Lamenting the Practice of Good Habits

It’s hard enough to form good habits, especially in lieu of bad ones. But sometimes it seems virtually impossible to form good habits in a good way.

I find myself lamenting the practice of forming good habits. While doing my morning breathing scattered thoughts race through my mind, I thought what’s the point of going through the motions. I realized that I can go months forming a habit that is good in nature, like taking the time in the morning to Just Breathe. This is good but if I get in the habit of just letting thoughts run away with me then I’m not in the habit of taking time to breathe, I’m in the habit of letting my mind race. Which then furthers the habit of letting my mind race when I’m doing my normal daily meditation. So the original intention is not supported by this deterioration in effort.

And although I lament, its totally worth it. For it’s the practice to notice the deterioration, to see it and start over again and refresh the intention, so that one day the practice may become good. It’s like looking at a chart we see the summit and the steep valleys and we say that is the path of progression, but we forget that each chunk of that path, each micro fragment of data is a moment when we practiced in a good way; even if we have five minutes of mostly poor, mind racing breathing, if just ten seconds are pure fully concentrated breathing, or a moment of understanding and accepting the poor practice, it is a micro fragment which with persistence and understanding will build on itself until the path of progression is on a steep incline.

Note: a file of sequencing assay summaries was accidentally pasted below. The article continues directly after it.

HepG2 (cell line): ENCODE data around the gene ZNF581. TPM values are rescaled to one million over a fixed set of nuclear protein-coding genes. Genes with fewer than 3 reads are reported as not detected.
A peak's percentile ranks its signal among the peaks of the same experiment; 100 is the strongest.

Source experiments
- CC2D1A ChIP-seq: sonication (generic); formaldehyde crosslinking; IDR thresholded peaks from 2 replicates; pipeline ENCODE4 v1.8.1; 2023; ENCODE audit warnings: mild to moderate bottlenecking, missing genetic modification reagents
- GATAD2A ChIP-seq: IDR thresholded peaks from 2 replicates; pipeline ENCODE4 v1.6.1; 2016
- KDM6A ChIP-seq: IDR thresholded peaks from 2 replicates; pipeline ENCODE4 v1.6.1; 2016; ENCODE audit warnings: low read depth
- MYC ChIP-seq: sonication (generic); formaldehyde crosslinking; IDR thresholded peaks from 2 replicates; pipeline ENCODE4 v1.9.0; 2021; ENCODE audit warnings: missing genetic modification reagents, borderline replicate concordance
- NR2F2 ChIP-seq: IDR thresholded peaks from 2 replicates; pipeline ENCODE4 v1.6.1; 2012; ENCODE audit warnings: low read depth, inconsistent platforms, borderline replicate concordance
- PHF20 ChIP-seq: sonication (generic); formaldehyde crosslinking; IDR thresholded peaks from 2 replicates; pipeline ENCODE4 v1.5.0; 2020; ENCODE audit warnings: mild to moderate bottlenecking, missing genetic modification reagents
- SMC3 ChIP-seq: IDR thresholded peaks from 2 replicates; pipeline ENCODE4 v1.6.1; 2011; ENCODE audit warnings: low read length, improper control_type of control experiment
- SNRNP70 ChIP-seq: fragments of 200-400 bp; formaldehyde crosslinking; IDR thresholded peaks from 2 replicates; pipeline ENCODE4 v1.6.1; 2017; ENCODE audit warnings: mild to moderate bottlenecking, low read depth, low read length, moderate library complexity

It’s nothing new here. Just the same thing as told for generations in perhaps a slightly different way. Words are no substitute for experience. But it’s always nice to read a little inspriation!


While you’re walking down paths of progress, between redbrick post- Victorian apartments and new construction framing, under berry laden but otherwise bare branches, through the din of robins and chickadees, finches and sparrows, the ancient cacophony spills out from every direction, you know it intrinsicly and realize it won’t be long forgotten even in the face of modernization.